Manson Girl Memoir 'Member Of The Family' Reveals Some Disturbing Details About The Heinous Crimes
The Manson cult is one of the most infamous in history, due in large part to a horrifying two-day murder spree across Los Angeles in 1969 that left seven people dead, including pregnant actress Sharon Tate. The case, the cult and the man behind it all have been the source of endless morbid fascination for the past 40 years, as people have been insatiable for more details about what led Manson's young female followers to commit these heinous crimes.
And now Dianne Lake, a member of Manson's cult who helped put the man behind bars when she was just 17 years old, is telling her version of events for the first time in her memoir, Member of the Family. Due to hit shelves on October 24, the book details how, at age 14, Dianne Lake—with little more than a note in her pocket from her hippie parents granting her permission to leave them—became one of “Charlie’s girls,” a devoted acolyte of cult leader Charles Manson.
Over the course of two years, the impressionable teenager endured manipulation, psychological control, and physical abuse as the harsh realities and looming darkness of Charles Manson’s true nature revealed itself. From Spahn ranch and the group acid trips, to the Beatles’ White Album and Manson’s dangerous messiah-complex, Dianne tells the riveting story of the group’s descent into madness as she lived it.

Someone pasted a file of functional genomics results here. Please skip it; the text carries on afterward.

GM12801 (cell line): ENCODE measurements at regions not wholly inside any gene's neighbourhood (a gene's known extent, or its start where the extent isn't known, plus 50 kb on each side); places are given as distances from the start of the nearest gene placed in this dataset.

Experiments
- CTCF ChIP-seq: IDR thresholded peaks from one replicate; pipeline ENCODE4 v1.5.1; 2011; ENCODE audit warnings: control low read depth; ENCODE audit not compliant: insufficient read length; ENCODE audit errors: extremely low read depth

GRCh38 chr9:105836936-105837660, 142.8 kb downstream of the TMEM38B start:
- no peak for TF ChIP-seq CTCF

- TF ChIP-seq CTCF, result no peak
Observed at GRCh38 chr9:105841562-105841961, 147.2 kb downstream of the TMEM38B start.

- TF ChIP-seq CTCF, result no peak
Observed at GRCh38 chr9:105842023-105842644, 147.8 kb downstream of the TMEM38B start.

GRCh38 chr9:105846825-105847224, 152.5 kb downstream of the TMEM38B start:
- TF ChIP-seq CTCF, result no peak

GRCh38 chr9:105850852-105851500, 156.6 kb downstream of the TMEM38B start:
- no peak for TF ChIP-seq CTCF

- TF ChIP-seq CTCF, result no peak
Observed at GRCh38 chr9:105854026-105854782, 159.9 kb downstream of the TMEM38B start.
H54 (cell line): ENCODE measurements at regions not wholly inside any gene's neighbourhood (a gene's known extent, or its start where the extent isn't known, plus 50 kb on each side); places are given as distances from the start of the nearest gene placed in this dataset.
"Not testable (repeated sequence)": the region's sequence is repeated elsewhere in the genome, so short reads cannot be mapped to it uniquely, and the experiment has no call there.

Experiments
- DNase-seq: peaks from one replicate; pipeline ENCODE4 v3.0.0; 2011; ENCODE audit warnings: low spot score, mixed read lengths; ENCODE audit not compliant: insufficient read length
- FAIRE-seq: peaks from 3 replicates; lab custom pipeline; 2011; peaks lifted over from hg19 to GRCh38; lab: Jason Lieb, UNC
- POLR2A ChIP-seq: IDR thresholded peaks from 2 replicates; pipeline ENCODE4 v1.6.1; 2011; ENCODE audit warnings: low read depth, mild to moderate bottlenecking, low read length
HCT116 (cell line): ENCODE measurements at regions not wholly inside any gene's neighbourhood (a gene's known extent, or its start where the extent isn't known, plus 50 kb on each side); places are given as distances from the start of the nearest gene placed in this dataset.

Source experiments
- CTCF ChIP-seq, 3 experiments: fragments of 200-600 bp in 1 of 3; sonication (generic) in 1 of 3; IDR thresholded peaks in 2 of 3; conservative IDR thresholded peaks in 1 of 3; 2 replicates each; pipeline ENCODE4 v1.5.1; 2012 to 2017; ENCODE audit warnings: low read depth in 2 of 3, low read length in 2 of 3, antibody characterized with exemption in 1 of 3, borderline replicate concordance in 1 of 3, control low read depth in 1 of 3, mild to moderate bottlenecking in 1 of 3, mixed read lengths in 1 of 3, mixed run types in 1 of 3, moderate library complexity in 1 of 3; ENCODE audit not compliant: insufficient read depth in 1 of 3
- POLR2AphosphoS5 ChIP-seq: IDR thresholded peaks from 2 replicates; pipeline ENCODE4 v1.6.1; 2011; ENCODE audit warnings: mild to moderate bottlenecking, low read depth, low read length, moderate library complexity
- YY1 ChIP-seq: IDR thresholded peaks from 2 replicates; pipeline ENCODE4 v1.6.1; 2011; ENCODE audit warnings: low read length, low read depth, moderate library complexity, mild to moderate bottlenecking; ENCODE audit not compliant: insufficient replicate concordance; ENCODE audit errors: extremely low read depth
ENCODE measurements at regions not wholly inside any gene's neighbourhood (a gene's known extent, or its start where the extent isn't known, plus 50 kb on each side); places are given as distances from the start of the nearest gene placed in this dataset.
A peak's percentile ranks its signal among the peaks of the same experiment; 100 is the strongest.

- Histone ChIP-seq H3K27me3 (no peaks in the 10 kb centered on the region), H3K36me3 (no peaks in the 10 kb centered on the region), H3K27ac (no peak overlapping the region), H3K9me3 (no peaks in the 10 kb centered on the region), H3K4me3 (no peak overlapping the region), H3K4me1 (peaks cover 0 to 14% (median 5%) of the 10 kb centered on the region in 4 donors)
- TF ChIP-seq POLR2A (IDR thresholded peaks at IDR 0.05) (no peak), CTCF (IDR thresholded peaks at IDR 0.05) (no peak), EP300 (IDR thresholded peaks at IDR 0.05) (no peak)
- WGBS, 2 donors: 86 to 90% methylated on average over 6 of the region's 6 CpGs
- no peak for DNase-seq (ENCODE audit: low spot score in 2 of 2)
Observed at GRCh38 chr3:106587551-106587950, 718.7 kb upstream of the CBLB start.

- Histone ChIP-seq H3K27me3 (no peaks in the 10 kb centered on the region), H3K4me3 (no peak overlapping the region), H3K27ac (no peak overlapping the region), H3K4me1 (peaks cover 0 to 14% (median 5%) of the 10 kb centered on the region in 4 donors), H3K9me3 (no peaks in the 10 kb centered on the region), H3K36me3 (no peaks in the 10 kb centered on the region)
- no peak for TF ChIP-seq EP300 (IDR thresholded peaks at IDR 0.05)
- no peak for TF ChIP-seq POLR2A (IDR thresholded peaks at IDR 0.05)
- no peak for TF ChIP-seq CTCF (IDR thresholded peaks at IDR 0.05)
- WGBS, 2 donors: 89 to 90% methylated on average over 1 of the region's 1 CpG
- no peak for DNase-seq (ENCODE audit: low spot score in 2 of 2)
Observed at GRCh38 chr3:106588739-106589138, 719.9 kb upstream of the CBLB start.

Lake never participated in any of the group's gruesome crimes...and in an excerpt from the book shared in People, she claims complete ignorance of the murderous plans. "I was shocked. I was horrified,” Lake writes, about the night she listened to Susan Atkins, Patricia Krenwinkel and Leslie Van Houten discuss how they committed murder.
Though she had no part in the crimes, Dianne was arrested with the rest of the Manson Family, though she eventually learned enough of the details to join the prosecution’s case against them; and help convict Manson to life imprisonment.
“He just looked crazy, but I was able to look at him,” Lake says in People. “I had been pretty deprogrammed at this point, so I felt pretty safe.”
And with the help of good Samaritans, including the cop who first arrested her and later adopted her, Lake eventually found redemption and grew up to lead an ordinary life. While much has been written about Charles Manson, this riveting memoir from an actual Family member promises to be a horrifyingly vivid account of one of the darkest and most fascinating chapters in modern American history.